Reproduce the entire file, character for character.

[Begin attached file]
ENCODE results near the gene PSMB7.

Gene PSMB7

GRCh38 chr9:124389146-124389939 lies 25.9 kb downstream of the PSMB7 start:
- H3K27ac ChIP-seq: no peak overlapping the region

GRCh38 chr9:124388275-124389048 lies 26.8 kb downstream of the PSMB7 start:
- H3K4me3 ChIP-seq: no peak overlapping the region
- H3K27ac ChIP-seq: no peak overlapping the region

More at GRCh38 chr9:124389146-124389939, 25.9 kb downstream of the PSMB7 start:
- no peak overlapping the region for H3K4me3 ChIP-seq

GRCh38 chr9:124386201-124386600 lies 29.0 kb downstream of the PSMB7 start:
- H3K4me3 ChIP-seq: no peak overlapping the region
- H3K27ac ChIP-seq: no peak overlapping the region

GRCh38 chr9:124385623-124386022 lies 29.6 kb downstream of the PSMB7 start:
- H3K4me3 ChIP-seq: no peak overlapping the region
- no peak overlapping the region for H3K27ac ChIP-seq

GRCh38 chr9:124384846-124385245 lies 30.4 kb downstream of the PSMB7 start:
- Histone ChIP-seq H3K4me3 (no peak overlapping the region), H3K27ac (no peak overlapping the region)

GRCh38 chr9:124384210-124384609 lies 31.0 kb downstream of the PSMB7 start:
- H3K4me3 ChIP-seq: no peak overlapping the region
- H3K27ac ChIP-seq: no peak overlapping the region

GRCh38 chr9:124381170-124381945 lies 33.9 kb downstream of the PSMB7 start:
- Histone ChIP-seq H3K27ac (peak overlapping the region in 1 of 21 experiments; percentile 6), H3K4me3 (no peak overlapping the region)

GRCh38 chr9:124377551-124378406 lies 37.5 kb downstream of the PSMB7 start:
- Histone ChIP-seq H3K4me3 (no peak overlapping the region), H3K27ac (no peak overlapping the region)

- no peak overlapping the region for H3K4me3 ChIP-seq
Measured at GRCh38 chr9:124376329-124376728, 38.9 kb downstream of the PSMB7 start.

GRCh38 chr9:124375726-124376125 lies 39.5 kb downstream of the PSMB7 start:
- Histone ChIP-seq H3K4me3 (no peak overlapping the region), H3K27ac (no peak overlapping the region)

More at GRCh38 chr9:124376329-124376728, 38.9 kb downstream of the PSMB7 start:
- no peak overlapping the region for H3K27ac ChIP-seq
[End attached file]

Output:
ENCODE results near the gene PSMB7.

Gene PSMB7

GRCh38 chr9:124389146-124389939 lies 25.9 kb downstream of the PSMB7 start:
- H3K27ac ChIP-seq: no peak overlapping the region

GRCh38 chr9:124388275-124389048 lies 26.8 kb downstream of the PSMB7 start:
- H3K4me3 ChIP-seq: no peak overlapping the region
- H3K27ac ChIP-seq: no peak overlapping the region

More at GRCh38 chr9:124389146-124389939, 25.9 kb downstream of the PSMB7 start:
- no peak overlapping the region for H3K4me3 ChIP-seq

GRCh38 chr9:124386201-124386600 lies 29.0 kb downstream of the PSMB7 start:
- H3K4me3 ChIP-seq: no peak overlapping the region
- H3K27ac ChIP-seq: no peak overlapping the region

GRCh38 chr9:124385623-124386022 lies 29.6 kb downstream of the PSMB7 start:
- H3K4me3 ChIP-seq: no peak overlapping the region
- no peak overlapping the region for H3K27ac ChIP-seq

GRCh38 chr9:124384846-124385245 lies 30.4 kb downstream of the PSMB7 start:
- Histone ChIP-seq H3K4me3 (no peak overlapping the region), H3K27ac (no peak overlapping the region)

GRCh38 chr9:124384210-124384609 lies 31.0 kb downstream of the PSMB7 start:
- H3K4me3 ChIP-seq: no peak overlapping the region
- H3K27ac ChIP-seq: no peak overlapping the region

GRCh38 chr9:124381170-124381945 lies 33.9 kb downstream of the PSMB7 start:
- Histone ChIP-seq H3K27ac (peak overlapping the region in 1 of 21 experiments; percentile 6), H3K4me3 (no peak overlapping the region)

GRCh38 chr9:124377551-124378406 lies 37.5 kb downstream of the PSMB7 start:
- Histone ChIP-seq H3K4me3 (no peak overlapping the region), H3K27ac (no peak overlapping the region)

- no peak overlapping the region for H3K4me3 ChIP-seq
Measured at GRCh38 chr9:124376329-124376728, 38.9 kb downstream of the PSMB7 start.

GRCh38 chr9:124375726-124376125 lies 39.5 kb downstream of the PSMB7 start:
- Histone ChIP-seq H3K4me3 (no peak overlapping the region), H3K27ac (no peak overlapping the region)

More at GRCh38 chr9:124376329-124376728, 38.9 kb downstream of the PSMB7 start:
- no peak overlapping the region for H3K27ac ChIP-seq